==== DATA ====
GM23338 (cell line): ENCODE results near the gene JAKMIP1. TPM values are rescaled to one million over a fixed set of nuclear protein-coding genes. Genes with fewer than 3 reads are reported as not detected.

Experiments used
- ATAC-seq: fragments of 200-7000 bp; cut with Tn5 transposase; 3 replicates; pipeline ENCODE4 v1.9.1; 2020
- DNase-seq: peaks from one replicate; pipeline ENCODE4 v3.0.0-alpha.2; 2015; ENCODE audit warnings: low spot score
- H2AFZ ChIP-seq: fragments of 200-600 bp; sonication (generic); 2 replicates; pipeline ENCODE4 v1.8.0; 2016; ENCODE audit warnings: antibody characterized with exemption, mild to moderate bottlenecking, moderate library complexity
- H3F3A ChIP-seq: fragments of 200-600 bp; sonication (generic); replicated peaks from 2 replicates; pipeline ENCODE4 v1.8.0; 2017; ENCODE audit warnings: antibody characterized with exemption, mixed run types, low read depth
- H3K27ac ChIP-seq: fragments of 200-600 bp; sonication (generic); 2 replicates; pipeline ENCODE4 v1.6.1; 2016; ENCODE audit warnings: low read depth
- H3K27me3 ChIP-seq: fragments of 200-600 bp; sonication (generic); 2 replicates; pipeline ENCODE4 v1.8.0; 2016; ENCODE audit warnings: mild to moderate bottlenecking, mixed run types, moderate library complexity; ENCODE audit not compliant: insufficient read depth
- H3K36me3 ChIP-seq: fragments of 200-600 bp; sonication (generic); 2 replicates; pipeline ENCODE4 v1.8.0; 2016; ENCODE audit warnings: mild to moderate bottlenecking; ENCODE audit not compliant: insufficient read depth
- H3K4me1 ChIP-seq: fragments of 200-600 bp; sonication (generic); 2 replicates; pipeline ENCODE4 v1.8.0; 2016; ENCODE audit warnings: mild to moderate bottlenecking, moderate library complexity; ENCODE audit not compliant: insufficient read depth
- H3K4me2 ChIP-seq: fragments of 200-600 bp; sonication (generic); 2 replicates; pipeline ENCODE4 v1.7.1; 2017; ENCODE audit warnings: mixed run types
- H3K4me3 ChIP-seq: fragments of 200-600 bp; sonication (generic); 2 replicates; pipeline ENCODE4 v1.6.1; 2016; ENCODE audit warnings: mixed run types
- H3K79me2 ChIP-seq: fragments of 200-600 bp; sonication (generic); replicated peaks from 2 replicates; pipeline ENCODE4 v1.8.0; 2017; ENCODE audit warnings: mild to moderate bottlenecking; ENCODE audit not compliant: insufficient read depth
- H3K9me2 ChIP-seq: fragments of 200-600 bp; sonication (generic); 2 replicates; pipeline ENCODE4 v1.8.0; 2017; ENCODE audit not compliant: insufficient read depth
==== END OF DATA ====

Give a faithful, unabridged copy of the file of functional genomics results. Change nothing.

GM23338 (cell line): ENCODE results near the gene JAKMIP1. TPM values are rescaled to one million over a fixed set of nuclear protein-coding genes. Genes with fewer than 3 reads are reported as not detected.

Experiments used
- ATAC-seq: fragments of 200-7000 bp; cut with Tn5 transposase; 3 replicates; pipeline ENCODE4 v1.9.1; 2020
- DNase-seq: peaks from one replicate; pipeline ENCODE4 v3.0.0-alpha.2; 2015; ENCODE audit warnings: low spot score
- H2AFZ ChIP-seq: fragments of 200-600 bp; sonication (generic); 2 replicates; pipeline ENCODE4 v1.8.0; 2016; ENCODE audit warnings: antibody characterized with exemption, mild to moderate bottlenecking, moderate library complexity
- H3F3A ChIP-seq: fragments of 200-600 bp; sonication (generic); replicated peaks from 2 replicates; pipeline ENCODE4 v1.8.0; 2017; ENCODE audit warnings: antibody characterized with exemption, mixed run types, low read depth
- H3K27ac ChIP-seq: fragments of 200-600 bp; sonication (generic); 2 replicates; pipeline ENCODE4 v1.6.1; 2016; ENCODE audit warnings: low read depth
- H3K27me3 ChIP-seq: fragments of 200-600 bp; sonication (generic); 2 replicates; pipeline ENCODE4 v1.8.0; 2016; ENCODE audit warnings: mild to moderate bottlenecking, mixed run types, moderate library complexity; ENCODE audit not compliant: insufficient read depth
- H3K36me3 ChIP-seq: fragments of 200-600 bp; sonication (generic); 2 replicates; pipeline ENCODE4 v1.8.0; 2016; ENCODE audit warnings: mild to moderate bottlenecking; ENCODE audit not compliant: insufficient read depth
- H3K4me1 ChIP-seq: fragments of 200-600 bp; sonication (generic); 2 replicates; pipeline ENCODE4 v1.8.0; 2016; ENCODE audit warnings: mild to moderate bottlenecking, moderate library complexity; ENCODE audit not compliant: insufficient read depth
- H3K4me2 ChIP-seq: fragments of 200-600 bp; sonication (generic); 2 replicates; pipeline ENCODE4 v1.7.1; 2017; ENCODE audit warnings: mixed run types
- H3K4me3 ChIP-seq: fragments of 200-600 bp; sonication (generic); 2 replicates; pipeline ENCODE4 v1.6.1; 2016; ENCODE audit warnings: mixed run types
- H3K79me2 ChIP-seq: fragments of 200-600 bp; sonication (generic); replicated peaks from 2 replicates; pipeline ENCODE4 v1.8.0; 2017; ENCODE audit warnings: mild to moderate bottlenecking; ENCODE audit not compliant: insufficient read depth
- H3K9me2 ChIP-seq: fragments of 200-600 bp; sonication (generic); 2 replicates; pipeline ENCODE4 v1.8.0; 2017; ENCODE audit not compliant: insufficient read depth